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RNA. 2007 Aug;13(8):1184-90. Epub 2007 Jun 21.

Mamit-tRNA, a database of mammalian mitochondrial tRNA primary and secondary structures.

Author information

1
Architecture et Réactivité de l'ARN, Université Louis Pasteur de Strasbourg, CNRS, IBMC, Strasbourg, France.

Abstract

Mamit-tRNA (http://mamit-tRNA.u-strasbg.fr), a database for mammalian mitochondrial genomes, has been developed for deciphering structural features of mammalian mitochondrial tRNAs and as a helpful tool in the frame of human diseases linked to point mutations in mitochondrial tRNA genes. To accommodate the rapid growing availability of fully sequenced mammalian mitochondrial genomes, Mamit-tRNA has implemented a relational database, and all annotated tRNA genes have been curated and aligned manually. System administrative tools have been integrated to improve efficiency and to allow real-time update (from GenBank Database at NCBI) of available mammalian mitochondrial genomes. More than 3000 tRNA gene sequences from 150 organisms are classified into 22 families according to the amino acid specificity as defined by the anticodon triplets and organized according to phylogeny. Each sequence is displayed linearly with color codes indicating secondary structural domains and can be converted into a printable two-dimensional (2D) cloverleaf structure. Consensus and typical 2D structures can be extracted for any combination of primary sequences within a given tRNA specificity on the basis of phylogenetic relationships or on the basis of structural peculiarities. Mamit-tRNA further displays static individual 2D structures of human mitochondrial tRNA genes with location of polymorphisms and pathology-related point mutations. The site offers also a table allowing for an easy conversion of human mitochondrial genome nucleotide numbering into conventional tRNA numbering. The database is expected to facilitate exploration of structure/function relationships of mitochondrial tRNAs and to assist clinicians in the frame of pathology-related mutation assignments.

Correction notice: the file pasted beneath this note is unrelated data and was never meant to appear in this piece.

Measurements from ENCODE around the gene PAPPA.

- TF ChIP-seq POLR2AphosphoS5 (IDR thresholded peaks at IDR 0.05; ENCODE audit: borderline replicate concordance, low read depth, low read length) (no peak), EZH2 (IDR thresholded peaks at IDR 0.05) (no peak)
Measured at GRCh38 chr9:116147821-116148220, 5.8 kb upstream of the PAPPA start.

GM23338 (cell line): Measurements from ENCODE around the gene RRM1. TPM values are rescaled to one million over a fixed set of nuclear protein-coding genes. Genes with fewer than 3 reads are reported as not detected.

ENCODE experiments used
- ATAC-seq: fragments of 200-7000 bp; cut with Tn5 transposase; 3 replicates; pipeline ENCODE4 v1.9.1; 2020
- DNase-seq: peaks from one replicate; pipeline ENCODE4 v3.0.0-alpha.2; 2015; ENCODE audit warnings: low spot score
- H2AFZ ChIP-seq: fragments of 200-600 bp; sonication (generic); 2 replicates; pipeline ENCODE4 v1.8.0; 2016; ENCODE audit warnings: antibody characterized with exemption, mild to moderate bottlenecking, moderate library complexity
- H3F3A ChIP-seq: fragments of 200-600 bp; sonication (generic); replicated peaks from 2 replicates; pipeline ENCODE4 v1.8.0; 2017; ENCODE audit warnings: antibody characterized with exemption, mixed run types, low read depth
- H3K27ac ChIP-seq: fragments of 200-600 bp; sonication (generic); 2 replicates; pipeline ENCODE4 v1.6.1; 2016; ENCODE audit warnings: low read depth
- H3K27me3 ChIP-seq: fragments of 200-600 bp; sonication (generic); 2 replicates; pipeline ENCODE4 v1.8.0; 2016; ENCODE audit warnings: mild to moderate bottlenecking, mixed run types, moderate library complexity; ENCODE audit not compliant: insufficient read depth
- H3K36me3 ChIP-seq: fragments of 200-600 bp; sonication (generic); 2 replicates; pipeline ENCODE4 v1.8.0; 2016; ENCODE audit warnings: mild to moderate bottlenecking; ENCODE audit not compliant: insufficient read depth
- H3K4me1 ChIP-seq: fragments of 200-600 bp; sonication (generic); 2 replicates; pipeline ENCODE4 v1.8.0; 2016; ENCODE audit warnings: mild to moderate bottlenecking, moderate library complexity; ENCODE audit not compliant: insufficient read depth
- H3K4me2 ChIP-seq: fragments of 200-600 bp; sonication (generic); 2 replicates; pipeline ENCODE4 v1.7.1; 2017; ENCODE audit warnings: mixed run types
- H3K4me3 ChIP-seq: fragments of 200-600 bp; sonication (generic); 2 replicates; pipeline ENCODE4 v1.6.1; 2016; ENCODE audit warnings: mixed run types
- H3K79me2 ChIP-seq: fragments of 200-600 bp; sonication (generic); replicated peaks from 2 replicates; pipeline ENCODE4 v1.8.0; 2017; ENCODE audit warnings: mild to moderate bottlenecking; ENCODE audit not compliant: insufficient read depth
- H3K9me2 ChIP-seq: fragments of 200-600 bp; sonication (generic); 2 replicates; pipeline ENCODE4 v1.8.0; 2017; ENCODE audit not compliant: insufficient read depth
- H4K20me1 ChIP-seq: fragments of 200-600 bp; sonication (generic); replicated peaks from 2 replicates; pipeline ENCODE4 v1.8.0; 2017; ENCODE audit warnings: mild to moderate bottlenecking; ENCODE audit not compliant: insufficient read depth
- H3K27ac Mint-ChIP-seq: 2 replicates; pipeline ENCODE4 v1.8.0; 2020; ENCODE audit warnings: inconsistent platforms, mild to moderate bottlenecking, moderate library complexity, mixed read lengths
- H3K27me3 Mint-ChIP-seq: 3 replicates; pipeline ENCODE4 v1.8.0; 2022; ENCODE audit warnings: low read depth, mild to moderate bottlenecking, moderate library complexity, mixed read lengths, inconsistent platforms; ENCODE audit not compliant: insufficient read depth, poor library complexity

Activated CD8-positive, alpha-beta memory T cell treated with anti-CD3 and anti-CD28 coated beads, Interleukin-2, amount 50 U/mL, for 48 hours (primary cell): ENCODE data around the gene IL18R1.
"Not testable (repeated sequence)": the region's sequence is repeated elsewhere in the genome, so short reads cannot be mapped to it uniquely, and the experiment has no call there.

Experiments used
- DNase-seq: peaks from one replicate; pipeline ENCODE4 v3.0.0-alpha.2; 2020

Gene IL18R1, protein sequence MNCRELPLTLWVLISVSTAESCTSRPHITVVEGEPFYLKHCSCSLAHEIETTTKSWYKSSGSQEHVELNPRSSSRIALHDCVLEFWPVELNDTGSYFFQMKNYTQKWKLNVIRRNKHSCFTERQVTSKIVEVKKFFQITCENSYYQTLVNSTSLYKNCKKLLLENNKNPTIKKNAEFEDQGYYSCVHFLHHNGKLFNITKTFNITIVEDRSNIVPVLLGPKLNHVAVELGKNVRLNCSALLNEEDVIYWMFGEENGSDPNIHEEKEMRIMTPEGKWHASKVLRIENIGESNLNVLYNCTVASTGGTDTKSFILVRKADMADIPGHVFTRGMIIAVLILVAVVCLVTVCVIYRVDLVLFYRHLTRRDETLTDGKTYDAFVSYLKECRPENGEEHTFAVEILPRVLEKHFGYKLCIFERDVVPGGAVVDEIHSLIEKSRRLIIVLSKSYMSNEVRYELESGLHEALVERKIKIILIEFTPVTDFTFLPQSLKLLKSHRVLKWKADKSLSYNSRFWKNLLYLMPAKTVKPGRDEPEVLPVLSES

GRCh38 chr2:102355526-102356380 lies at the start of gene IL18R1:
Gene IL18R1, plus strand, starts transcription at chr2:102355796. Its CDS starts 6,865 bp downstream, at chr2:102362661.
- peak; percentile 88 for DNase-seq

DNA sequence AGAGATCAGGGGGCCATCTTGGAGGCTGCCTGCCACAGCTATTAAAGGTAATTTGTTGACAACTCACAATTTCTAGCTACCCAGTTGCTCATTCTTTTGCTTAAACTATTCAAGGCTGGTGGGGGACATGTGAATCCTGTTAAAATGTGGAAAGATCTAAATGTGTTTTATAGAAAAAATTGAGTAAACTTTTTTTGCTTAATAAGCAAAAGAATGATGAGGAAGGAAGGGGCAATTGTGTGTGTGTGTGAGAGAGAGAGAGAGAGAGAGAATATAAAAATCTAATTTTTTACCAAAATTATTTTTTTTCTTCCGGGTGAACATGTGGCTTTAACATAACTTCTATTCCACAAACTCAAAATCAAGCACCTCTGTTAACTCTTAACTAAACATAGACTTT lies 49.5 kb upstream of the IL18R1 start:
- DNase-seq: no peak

PMID:
17585048
PMCID:
PMC1924894
DOI:
10.1261/rna.588407
[Indexed for MEDLINE]
Free PMC Article

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